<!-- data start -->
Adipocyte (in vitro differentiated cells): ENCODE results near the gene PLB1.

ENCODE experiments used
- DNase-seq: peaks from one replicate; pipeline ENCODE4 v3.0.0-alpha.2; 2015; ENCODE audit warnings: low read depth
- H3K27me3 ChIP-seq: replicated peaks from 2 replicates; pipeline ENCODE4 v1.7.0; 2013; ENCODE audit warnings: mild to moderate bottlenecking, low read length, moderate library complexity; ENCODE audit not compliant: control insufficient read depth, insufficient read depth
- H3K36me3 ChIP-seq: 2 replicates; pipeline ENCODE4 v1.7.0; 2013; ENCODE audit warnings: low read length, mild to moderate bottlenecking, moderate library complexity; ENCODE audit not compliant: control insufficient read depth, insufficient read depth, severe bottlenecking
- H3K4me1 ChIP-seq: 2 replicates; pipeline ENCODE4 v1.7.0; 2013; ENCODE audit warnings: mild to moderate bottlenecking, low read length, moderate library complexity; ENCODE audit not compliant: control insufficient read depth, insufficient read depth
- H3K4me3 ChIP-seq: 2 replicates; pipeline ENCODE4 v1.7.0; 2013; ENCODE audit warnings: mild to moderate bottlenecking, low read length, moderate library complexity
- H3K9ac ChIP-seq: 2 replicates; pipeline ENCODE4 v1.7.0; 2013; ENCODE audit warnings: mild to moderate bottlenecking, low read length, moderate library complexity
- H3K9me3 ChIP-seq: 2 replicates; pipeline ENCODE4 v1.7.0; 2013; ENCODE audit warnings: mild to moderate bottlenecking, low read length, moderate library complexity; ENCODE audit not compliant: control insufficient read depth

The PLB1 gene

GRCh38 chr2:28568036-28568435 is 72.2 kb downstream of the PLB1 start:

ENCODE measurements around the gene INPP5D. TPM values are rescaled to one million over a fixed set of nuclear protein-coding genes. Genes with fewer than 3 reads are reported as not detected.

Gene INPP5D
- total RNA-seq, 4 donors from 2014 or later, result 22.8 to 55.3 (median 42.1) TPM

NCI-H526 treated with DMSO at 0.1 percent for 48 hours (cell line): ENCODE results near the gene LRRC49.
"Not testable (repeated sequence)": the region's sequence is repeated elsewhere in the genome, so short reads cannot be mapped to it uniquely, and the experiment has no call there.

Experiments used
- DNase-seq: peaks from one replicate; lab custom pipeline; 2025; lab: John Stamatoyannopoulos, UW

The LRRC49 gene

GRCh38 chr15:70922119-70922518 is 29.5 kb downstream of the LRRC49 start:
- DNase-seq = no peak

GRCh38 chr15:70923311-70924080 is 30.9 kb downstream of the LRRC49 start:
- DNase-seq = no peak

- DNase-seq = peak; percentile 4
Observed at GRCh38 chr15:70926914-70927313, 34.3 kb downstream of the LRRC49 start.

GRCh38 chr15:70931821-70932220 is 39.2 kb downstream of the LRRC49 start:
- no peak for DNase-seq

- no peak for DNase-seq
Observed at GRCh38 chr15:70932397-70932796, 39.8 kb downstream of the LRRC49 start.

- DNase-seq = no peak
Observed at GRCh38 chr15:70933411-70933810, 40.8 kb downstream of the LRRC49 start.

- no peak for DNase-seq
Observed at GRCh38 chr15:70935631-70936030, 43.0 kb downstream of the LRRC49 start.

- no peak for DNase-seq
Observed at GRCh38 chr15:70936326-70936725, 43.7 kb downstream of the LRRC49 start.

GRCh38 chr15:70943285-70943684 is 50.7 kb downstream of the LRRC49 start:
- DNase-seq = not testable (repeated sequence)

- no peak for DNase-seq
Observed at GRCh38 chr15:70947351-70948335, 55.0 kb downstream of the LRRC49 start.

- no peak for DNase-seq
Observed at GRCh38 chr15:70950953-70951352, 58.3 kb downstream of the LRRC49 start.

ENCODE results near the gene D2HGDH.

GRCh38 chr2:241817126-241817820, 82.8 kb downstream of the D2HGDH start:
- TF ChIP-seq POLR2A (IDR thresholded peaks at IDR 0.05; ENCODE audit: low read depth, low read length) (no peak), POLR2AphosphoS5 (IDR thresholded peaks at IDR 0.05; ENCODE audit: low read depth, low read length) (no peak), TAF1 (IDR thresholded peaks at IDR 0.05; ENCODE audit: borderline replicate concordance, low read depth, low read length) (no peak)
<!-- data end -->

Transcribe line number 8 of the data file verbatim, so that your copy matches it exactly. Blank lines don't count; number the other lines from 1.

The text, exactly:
- H3K9ac ChIP-seq: 2 replicates; pipeline ENCODE4 v1.7.0; 2013; ENCODE audit warnings: mild to moderate bottlenecking, low read length, moderate library complexity